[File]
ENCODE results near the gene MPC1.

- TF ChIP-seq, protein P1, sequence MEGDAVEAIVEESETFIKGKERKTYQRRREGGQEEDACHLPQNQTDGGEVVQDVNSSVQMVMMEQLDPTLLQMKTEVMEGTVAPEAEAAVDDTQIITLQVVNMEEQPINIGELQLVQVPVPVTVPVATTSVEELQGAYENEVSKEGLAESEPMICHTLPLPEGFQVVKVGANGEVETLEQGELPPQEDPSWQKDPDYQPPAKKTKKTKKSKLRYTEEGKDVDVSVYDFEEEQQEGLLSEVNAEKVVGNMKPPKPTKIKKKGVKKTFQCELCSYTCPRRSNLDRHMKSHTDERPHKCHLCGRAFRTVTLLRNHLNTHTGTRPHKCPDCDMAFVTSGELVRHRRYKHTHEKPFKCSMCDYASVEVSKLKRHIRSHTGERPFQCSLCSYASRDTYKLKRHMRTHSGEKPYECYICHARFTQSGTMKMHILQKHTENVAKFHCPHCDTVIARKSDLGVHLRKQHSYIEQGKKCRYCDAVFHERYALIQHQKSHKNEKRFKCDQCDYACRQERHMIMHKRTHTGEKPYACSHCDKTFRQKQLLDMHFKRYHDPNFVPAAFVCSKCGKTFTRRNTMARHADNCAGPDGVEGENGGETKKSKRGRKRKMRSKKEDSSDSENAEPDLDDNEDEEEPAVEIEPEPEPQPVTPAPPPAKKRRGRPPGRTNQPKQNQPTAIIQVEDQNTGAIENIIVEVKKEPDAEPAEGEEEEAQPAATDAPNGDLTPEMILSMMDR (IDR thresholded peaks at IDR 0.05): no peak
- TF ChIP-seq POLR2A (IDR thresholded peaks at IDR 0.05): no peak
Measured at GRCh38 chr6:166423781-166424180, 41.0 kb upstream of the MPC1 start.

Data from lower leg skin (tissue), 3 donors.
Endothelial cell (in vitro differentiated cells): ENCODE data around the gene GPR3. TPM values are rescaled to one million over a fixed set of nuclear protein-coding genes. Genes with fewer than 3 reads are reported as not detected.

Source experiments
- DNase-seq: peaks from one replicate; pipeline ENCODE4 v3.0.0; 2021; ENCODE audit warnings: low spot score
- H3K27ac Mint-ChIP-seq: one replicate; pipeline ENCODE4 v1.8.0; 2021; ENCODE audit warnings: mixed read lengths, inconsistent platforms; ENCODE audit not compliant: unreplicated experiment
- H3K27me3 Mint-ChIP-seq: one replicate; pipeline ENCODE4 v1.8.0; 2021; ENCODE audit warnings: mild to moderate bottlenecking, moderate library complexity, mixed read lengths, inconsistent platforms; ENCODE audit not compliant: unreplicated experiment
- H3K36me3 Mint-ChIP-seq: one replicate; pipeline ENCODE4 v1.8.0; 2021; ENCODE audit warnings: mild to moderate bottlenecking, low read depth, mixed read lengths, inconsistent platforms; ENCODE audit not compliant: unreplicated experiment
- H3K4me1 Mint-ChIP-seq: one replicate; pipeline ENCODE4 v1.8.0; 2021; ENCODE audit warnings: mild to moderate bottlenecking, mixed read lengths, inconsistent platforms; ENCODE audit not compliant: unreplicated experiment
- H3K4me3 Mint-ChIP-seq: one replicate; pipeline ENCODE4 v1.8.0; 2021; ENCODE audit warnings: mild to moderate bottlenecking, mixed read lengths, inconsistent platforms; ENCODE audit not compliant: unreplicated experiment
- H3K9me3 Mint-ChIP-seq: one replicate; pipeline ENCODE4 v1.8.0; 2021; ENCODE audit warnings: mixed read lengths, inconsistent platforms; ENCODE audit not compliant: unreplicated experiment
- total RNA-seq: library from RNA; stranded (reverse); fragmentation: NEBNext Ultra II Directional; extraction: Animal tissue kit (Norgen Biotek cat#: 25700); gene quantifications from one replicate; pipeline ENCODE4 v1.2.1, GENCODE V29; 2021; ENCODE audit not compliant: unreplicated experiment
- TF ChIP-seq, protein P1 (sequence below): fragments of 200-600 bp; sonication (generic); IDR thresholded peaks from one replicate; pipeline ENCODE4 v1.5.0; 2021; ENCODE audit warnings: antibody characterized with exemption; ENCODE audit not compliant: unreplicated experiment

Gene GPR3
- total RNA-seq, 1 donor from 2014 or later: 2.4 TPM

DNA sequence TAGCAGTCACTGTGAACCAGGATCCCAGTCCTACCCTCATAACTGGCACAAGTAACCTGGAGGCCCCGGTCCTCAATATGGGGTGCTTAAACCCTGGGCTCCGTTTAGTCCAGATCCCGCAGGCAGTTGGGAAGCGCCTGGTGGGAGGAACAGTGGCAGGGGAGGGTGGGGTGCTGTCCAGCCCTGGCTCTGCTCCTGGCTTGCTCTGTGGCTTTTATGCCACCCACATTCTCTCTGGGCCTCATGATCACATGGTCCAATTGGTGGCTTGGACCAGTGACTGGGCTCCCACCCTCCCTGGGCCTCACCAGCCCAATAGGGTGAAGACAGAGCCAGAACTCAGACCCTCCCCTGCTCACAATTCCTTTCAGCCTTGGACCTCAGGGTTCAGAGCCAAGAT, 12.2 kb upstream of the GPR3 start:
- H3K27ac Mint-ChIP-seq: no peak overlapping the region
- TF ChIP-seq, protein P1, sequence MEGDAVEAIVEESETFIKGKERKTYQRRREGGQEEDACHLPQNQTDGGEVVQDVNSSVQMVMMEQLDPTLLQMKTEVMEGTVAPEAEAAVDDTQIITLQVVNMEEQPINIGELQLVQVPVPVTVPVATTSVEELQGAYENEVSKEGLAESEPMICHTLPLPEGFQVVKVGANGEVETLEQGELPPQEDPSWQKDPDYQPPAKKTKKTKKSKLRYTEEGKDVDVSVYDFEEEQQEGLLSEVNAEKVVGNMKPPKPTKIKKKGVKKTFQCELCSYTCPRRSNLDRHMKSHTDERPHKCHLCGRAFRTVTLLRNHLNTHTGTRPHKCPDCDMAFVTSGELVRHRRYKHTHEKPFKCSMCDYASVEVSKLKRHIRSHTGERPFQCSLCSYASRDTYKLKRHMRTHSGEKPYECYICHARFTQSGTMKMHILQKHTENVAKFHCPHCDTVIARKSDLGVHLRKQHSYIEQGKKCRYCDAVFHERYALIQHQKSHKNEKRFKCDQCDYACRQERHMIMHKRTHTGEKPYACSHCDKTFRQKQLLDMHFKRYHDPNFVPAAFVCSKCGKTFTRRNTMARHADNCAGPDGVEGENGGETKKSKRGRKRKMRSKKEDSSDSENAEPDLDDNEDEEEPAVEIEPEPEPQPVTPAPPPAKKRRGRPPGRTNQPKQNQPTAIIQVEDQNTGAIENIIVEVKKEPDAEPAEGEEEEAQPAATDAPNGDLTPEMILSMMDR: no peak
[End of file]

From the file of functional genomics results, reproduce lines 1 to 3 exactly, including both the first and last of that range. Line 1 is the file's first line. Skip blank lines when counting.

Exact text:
ENCODE results near the gene MPC1.

- TF ChIP-seq, protein P1, sequence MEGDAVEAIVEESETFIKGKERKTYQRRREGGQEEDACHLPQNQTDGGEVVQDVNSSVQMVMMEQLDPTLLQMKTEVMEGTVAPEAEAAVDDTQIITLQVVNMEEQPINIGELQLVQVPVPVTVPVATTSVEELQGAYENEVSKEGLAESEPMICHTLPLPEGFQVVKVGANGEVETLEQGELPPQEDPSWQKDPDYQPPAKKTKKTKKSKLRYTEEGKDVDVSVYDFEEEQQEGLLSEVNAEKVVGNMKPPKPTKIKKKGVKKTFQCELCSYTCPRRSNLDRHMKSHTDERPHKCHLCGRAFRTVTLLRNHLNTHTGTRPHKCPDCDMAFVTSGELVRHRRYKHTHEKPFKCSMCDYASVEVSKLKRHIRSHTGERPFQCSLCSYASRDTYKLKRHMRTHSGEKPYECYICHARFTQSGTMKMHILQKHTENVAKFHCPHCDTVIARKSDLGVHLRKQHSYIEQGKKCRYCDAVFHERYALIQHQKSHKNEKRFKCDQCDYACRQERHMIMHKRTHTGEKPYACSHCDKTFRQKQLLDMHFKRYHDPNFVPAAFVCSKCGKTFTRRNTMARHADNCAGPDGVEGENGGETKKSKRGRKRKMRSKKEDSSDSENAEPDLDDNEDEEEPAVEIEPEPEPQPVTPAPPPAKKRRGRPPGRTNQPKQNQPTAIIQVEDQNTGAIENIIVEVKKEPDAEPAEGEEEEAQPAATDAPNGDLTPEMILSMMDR (IDR thresholded peaks at IDR 0.05): no peak
- TF ChIP-seq POLR2A (IDR thresholded peaks at IDR 0.05): no peak